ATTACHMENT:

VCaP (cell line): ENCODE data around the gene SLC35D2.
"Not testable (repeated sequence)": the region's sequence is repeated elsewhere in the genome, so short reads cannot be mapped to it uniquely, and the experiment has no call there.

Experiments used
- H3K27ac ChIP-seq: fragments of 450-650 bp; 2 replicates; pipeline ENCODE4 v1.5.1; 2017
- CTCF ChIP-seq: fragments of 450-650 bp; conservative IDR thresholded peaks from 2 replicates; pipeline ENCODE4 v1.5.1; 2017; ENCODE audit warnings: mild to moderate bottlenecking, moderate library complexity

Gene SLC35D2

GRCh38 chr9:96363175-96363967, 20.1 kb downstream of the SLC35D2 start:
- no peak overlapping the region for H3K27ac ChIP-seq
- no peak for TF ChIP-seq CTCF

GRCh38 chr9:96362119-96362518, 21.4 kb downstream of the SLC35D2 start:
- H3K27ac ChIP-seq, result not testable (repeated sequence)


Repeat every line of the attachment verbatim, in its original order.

VCaP (cell line): ENCODE data around the gene SLC35D2.
"Not testable (repeated sequence)": the region's sequence is repeated elsewhere in the genome, so short reads cannot be mapped to it uniquely, and the experiment has no call there.

Experiments used
- H3K27ac ChIP-seq: fragments of 450-650 bp; 2 replicates; pipeline ENCODE4 v1.5.1; 2017
- CTCF ChIP-seq: fragments of 450-650 bp; conservative IDR thresholded peaks from 2 replicates; pipeline ENCODE4 v1.5.1; 2017; ENCODE audit warnings: mild to moderate bottlenecking, moderate library complexity

Gene SLC35D2

GRCh38 chr9:96363175-96363967, 20.1 kb downstream of the SLC35D2 start:
- no peak overlapping the region for H3K27ac ChIP-seq
- no peak for TF ChIP-seq CTCF

GRCh38 chr9:96362119-96362518, 21.4 kb downstream of the SLC35D2 start:
- H3K27ac ChIP-seq, result not testable (repeated sequence)